Affordable Care Act and Tax Collection


The Affordable Care Act 2010 makes it mandatory for all US citizens to purchase health insurance. The US Supreme Court has recently upheld most of the Affordable Care Act 2010 as a tax issue rather than an issue of interstate commerce. This decision means the responsibility of making sure people abide by the Affordable Care Act rests basically with the IRS. The IRS will grant tax breaks so that taxpayers can afford health insurance while those who do not buy insurance and on some businesses that do not have an insurance plan for employees get slapped with tax penalties except for those who are exempted such as the lower income group or members of the Native American community.

But ironically, the ability of the IRS to collect the penalties is limited by law. The IRS cannot initiate civil or criminal penalties, seize bank accounts or garnish wages to penalties. Also, no interest accumulates for unpaid penalties. The only practical way for the IRS to collect on penalties is to withhold tax refunds.

But some lawmakers in Washington are questioning if the IRS has the ability to cope with being the country’s tax collector as well as enforcer of the healthcare insurance requirement under the Affordable Care Act at the same time. The enforcement of the Act will entail hiring thousands of workers Some Republicans suspect the IRS is taking away resources used to collect taxes to prepare for enforcing the Act that goes into effect in tax year 2014.

The Act also brings with it “ the largest set of tax law changes in more than 20 years,’’ according to the Treasury Inspector General for Tax Administration (TIGTA). A spokeswoman for the Treasury, Sabrina Siddiqui said, ‘‘The overwhelming majority of funds used by the agency to implement the Affordable Care Act go to administer the premium tax credits, which will be a tax cut averaging about $4,000 for more than 20 million middle-class people and families.’’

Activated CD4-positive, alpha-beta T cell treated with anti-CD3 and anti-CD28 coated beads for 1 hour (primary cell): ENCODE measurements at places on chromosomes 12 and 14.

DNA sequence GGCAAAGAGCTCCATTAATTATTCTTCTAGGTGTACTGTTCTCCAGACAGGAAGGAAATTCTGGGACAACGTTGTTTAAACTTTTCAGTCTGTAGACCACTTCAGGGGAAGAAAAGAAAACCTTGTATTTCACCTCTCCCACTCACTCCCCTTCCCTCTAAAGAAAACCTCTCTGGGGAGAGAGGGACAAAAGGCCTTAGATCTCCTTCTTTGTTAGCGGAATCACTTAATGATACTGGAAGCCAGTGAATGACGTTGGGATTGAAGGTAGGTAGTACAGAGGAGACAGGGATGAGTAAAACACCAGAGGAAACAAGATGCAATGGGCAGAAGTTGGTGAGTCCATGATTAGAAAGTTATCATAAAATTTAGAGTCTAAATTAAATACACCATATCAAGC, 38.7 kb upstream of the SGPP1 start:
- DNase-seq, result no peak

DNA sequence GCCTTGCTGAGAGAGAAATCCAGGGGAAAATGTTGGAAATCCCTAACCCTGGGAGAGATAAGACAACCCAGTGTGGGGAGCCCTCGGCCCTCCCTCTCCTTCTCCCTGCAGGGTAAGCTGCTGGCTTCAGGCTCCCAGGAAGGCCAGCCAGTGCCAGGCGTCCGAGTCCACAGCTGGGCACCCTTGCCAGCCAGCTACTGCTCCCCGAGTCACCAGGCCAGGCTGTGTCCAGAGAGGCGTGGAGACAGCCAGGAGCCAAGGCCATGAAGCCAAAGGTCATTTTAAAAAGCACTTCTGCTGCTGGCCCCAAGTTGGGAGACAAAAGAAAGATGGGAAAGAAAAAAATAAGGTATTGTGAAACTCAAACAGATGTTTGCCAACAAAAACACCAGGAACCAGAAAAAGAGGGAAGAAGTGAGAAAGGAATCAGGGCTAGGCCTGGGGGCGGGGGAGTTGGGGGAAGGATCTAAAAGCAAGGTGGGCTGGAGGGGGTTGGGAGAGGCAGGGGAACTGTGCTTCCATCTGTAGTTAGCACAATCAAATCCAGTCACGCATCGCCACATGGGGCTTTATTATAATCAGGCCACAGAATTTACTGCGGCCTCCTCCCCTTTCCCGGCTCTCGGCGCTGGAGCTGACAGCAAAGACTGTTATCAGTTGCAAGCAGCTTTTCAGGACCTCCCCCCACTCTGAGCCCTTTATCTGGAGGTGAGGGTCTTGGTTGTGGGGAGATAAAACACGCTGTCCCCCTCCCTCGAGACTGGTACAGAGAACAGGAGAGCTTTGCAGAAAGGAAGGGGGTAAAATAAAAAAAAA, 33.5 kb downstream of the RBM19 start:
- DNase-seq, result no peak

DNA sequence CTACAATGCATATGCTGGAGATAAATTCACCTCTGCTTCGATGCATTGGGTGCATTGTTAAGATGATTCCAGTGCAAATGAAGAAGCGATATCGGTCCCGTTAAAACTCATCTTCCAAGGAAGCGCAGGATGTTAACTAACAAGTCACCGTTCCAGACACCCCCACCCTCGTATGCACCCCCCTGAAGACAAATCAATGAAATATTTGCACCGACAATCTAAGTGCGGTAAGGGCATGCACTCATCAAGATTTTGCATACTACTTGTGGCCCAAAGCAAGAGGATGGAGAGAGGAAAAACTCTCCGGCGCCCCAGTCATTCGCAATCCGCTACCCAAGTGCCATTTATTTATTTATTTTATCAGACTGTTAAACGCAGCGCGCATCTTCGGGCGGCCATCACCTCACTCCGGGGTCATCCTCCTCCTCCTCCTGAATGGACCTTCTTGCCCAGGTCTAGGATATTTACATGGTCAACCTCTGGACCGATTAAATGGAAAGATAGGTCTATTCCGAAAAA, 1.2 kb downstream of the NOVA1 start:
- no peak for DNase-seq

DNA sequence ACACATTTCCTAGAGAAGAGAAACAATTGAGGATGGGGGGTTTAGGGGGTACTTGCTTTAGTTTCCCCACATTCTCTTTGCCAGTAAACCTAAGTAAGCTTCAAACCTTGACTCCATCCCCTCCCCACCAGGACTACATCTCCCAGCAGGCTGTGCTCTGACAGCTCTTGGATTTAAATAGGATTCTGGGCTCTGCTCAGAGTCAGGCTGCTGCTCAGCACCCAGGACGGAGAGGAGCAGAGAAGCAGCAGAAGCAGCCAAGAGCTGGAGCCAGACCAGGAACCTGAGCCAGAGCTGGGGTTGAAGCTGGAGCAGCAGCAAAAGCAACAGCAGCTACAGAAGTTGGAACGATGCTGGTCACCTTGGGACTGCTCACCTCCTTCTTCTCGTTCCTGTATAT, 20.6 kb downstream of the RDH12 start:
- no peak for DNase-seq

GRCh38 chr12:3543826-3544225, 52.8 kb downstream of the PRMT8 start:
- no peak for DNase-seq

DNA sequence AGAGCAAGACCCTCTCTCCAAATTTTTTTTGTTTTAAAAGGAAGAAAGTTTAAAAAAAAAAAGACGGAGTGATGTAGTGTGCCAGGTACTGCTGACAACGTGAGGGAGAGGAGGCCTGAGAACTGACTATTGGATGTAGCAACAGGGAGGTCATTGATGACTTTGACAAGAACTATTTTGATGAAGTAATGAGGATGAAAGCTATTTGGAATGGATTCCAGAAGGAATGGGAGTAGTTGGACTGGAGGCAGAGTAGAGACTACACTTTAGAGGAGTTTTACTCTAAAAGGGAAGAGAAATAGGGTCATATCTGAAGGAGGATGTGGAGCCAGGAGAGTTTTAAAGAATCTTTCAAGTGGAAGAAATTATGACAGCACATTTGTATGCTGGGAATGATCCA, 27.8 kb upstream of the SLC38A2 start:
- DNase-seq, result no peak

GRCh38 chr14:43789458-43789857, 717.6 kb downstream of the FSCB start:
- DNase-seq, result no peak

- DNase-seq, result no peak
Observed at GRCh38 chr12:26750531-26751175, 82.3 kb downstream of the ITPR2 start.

‘‘Knowing the complexity of the health law, there’s no question that the IRS is going to struggle with this,’’ said Rep Charles Boustany Jr. (R-La.), chairman of the House Ways and Means oversight subcommittee. ‘‘The IRS wants more resources. Well, we need to start digging down into what are they doing with the resources and personnel.’’ The House Ways and Means Committee have accused the IRS of concealing the true cost of enforcing the Affordable Care Act by absorbing it into other parts of the agency’s budgeted expenses.

Some Republicans on the Ways and Means Committee wrote in a recent letter to IRS commissioner, Doug Shulman, ‘‘The agency’s repeated lack of transparency to Congress and its failure to provide accountability to the American taxpayers raises fundamental concerns about implementation authorities vested to the IRS’’.


DISCLAIMER: Because of the generality of this update, the information provided herein may not be applicable in all situations and should not be acted upon without specific legal advice based on particular situations.

© Darrin Mish, Tampa Tax Attorney, The Law Offices of Darrin Mish, P.A. | Attorney Advertising

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